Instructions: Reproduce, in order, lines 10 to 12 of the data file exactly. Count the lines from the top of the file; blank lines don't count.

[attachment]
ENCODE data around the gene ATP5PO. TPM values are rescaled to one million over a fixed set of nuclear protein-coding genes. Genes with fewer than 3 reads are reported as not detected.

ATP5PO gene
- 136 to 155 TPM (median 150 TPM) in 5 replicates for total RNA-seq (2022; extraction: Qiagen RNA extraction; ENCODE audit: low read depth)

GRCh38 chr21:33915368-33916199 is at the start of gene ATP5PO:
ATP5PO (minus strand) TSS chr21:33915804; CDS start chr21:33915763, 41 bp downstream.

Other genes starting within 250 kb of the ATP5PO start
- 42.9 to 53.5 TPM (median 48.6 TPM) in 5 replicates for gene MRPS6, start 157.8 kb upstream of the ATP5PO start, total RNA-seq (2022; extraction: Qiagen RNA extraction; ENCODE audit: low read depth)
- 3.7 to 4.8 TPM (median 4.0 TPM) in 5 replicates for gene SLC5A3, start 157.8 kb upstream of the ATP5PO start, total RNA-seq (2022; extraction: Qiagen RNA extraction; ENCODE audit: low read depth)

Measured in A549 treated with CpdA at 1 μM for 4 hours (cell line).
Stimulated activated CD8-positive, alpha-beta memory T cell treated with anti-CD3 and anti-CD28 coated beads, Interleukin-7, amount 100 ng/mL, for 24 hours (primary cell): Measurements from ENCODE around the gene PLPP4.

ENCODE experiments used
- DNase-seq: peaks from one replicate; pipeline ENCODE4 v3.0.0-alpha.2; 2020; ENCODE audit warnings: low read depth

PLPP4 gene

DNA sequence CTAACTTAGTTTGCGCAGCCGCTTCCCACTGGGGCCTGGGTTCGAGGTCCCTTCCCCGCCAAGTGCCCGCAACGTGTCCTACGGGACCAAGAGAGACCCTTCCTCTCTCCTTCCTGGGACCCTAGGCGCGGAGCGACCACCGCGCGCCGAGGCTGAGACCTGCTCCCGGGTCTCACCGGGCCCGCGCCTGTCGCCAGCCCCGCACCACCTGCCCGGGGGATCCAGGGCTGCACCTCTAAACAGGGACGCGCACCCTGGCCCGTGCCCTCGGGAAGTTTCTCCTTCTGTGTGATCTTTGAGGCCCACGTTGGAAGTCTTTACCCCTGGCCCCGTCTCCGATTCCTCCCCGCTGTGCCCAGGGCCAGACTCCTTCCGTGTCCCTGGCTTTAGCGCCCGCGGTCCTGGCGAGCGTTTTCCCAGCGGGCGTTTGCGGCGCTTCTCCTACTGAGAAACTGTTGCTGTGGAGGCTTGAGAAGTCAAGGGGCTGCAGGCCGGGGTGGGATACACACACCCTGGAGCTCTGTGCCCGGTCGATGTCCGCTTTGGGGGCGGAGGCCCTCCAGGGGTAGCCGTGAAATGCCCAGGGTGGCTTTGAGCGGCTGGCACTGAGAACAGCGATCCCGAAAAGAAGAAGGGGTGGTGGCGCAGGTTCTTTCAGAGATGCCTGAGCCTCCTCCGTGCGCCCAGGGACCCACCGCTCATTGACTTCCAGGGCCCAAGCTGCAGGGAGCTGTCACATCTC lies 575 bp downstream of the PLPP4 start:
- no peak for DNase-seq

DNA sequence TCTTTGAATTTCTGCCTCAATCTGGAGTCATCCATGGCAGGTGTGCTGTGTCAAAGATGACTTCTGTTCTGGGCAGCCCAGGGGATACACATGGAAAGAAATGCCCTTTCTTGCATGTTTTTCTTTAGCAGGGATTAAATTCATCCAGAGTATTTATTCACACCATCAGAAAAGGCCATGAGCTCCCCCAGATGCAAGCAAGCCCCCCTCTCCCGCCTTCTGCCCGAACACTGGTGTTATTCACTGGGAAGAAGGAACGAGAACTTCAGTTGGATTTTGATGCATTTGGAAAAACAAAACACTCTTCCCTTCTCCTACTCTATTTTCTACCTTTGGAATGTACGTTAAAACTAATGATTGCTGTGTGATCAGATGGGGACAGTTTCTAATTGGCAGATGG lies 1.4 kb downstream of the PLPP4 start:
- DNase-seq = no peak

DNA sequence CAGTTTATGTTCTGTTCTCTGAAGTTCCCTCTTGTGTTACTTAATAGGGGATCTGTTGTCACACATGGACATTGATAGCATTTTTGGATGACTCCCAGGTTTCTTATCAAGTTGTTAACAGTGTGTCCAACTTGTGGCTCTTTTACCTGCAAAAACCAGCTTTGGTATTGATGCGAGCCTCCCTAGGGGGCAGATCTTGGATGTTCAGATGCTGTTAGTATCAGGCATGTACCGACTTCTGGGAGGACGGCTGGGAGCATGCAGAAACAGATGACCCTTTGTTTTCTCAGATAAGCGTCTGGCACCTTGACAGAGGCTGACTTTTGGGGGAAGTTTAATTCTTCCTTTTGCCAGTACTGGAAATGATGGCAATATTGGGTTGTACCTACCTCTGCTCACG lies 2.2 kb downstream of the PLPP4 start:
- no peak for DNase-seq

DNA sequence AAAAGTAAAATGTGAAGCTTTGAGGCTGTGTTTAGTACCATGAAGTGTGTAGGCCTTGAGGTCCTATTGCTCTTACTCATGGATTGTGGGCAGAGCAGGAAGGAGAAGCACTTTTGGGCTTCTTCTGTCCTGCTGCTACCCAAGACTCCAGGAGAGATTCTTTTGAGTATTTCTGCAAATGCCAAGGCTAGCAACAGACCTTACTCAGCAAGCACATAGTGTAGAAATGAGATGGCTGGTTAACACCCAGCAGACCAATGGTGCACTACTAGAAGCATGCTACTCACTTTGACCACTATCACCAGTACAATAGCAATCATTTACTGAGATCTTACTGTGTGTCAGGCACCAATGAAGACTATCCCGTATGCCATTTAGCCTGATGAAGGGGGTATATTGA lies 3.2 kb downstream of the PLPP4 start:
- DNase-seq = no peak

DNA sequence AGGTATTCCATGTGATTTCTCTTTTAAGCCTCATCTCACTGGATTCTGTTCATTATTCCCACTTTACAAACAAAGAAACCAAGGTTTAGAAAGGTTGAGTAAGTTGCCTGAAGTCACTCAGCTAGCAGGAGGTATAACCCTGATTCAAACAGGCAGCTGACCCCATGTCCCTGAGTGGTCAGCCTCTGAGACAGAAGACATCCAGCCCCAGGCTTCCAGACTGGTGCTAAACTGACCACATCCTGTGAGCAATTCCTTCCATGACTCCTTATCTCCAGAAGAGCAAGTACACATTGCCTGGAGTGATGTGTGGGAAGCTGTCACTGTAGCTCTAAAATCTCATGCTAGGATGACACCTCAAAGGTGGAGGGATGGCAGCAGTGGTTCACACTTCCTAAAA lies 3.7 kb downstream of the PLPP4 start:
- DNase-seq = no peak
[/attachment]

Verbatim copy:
Stimulated activated CD8-positive, alpha-beta memory T cell treated with anti-CD3 and anti-CD28 coated beads, Interleukin-7, amount 100 ng/mL, for 24 hours (primary cell): Measurements from ENCODE around the gene PLPP4.

ENCODE experiments used
- DNase-seq: peaks from one replicate; pipeline ENCODE4 v3.0.0-alpha.2; 2020; ENCODE audit warnings: low read depth